Everybody’s a Critic, But on Yelp, Their Opinions Carry Weight

NORFOLK, Va. (The Virginian-Pilot/TNS) -

For many local restaurants, summer brings a boost in customers — and Yelp reviews:

My steak was juicy.

My steak was too small.

The waitress knew the gluten-free options right away.

The waiter took too long to bring bread.

Yelp, which reports 162 million unique monthly users, illustrates the rise of online review sites and the digital transformation of private citizens into public personalities. Like a hot sauce with a lingering kick, it has burrowed deeply into the bottom lines — and psyches — of restaurant owners.

A Harvard researcher estimated that a one-star increase in a restaurant’s average rating — the maximum is five stars — yields a 5 percent to 9 percent rise in sales.

Yelp’s supporters see it as a potent tool to spread information to consumers and opportunities to businesspeople.

Critics in the food industry say it squeezes them in an unappetizing double-fisted sandwich, elevating the views of uneducated eaters while penalizing businesses that don’t advertise on Yelp.

Two different Virginia restaurant owners said that they advertised for a few months on Yelp at $350 a month, and that after they stopped, they saw more negative reviews prominently placed on their Yelp pages.

“Six months later, the bad one keeps getting pushed to the top,” said Andrea DiCarlo, owner of La Bella in Ghent in Norfolk.

Yelp steadfastly denies manipulating reviews based on advertising status.

“There is zero relationship between buying Yelp advertising and which reviews are recommended” on its website, spokeswoman Kayleigh Winslow said. Michael Luca, the Harvard professor who linked revenues to good reviews, also found that Yelp’s “current implementation of the filtering algorithm does not treat advertisers’ reviews in a manner different to non-advertisers’ reviews.”

But Winslow acknowledged an advantage for Yelp advertisers: Ads from rivals disappear from their pages.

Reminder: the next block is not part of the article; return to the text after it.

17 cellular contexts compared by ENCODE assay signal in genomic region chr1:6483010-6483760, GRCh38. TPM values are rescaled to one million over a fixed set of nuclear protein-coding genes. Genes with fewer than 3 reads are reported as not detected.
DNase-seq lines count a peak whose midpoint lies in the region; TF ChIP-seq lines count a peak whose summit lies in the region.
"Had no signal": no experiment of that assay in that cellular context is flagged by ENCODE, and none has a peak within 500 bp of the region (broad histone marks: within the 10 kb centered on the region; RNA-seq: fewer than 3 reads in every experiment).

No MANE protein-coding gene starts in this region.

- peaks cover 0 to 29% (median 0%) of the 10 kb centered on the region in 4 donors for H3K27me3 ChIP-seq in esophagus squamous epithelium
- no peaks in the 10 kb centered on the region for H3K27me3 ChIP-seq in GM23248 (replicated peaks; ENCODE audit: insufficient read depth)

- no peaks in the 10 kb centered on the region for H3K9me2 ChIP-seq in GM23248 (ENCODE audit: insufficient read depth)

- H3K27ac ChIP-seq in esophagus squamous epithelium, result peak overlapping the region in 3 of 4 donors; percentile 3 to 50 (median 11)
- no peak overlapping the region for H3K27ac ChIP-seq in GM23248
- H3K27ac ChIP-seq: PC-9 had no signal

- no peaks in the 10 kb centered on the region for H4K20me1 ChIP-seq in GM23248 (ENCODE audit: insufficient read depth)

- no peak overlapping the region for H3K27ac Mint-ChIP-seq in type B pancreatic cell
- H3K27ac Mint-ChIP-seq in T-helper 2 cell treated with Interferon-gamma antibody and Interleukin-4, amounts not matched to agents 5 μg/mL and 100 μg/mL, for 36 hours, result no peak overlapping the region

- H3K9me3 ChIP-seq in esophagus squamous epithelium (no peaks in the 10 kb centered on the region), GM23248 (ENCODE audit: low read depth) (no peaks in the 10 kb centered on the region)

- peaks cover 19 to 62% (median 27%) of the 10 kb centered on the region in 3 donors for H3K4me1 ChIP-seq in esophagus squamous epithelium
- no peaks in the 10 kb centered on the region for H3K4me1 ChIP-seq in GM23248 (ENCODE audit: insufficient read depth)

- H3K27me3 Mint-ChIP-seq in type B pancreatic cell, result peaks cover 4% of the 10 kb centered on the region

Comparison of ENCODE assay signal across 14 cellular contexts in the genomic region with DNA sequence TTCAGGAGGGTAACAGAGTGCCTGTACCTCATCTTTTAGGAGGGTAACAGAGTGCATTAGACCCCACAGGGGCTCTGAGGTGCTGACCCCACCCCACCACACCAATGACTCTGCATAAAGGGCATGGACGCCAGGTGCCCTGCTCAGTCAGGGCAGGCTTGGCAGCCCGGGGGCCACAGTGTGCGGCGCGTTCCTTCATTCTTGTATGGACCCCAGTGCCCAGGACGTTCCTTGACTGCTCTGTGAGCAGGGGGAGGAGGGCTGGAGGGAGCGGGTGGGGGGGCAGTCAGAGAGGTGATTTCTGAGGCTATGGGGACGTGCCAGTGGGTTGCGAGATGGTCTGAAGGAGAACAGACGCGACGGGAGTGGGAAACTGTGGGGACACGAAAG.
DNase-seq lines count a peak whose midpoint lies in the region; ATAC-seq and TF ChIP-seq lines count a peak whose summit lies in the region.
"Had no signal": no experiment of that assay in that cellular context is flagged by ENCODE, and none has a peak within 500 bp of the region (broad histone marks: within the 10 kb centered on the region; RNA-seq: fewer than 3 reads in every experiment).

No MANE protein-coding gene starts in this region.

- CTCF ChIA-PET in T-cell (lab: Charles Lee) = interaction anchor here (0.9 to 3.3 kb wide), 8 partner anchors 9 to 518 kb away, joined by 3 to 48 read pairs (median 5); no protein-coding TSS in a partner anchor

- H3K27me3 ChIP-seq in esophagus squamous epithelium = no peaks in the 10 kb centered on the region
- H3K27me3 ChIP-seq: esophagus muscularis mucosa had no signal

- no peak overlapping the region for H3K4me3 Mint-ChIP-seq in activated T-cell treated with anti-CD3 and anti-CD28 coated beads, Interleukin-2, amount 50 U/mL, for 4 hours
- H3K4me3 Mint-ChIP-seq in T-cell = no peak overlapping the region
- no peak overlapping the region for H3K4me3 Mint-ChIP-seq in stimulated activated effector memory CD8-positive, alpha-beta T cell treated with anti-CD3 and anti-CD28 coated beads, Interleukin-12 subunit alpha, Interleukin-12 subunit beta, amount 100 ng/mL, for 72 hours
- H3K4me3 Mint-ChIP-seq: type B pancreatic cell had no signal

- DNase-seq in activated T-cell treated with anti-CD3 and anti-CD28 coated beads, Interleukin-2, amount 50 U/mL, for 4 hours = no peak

Gautham Vadakkepatt, an assistant marketing professor at George Mason University, also found that “online word of mouth” boosts sales: A 10 percent rating increase triggers an average 4 percent increase in sales, he said. But lingering credibility questions endanger Yelp’s future.

“I truly believe that if potential customers aren’t able to trust the reviews on Yelp, they’re not going to go to it,” he said.

Xerxes Nabong, a Yelp community director in the area, said the site is thriving as “a resource for people to find local businesses when the day is done.” Charles Thain, owner of Blue Seafood & Spirits, a 2-year-old restaurant with a five-star average, said at least one-quarter of patrons find Blue through Yelp.

“What Yelp and the other review sites have done is given a guy like me with shallow pockets an opportunity to compete in a market that has always been dominated by big advertising budgets,” Thain said.

And he hasn’t been hurt by not advertising:

“People think you’ve got to pay to play, but I’ve never given a nickel to Yelp.”

Yelp, launched in San Francisco in 2004, has 83 million reviews from 32 countries, Winslow said. Restaurants are among the most popular topics, at 19 percent, but reviews run from nail salons to urologists.

Seventy-nine percent of reviews are at least three stars, Winslow said, countering the image of Yelp “as a place for people to go and rant and complain about their experience.” But, like the sharp aftertaste of a biting salsa, the gripes are what stick with restaurant owners.

Yelp should do more, others say, such as requiring reviewers to reveal their full names.

“The anonymity of it almost makes you wonder,” said Jim Mayer, executive chef at One Fish Two Fish.

Yelp encourages reviewers to list their first names and last initials. But “it is the right of the consumer to choose to share their truthful experience anonymously, whether that be for privacy concerns or for fear of retribution,” Winslow said.

Some restaurants try to head off humiliation on Yelp with their own rating systems.

One Fish Two Fish, which averages four stars and does not advertise on Yelp, hands out comment cards with checks.

“If they’re upset about something, we can correct it while they’re still here,” Mayer said. At La Bella, DiCarlo plans to launch a similar system on tablets.

But the main way to “beat it,” DiCarlo said, is “to touch all the tables. Stop hiding in the kitchen, and make sure you communicate with your customers.”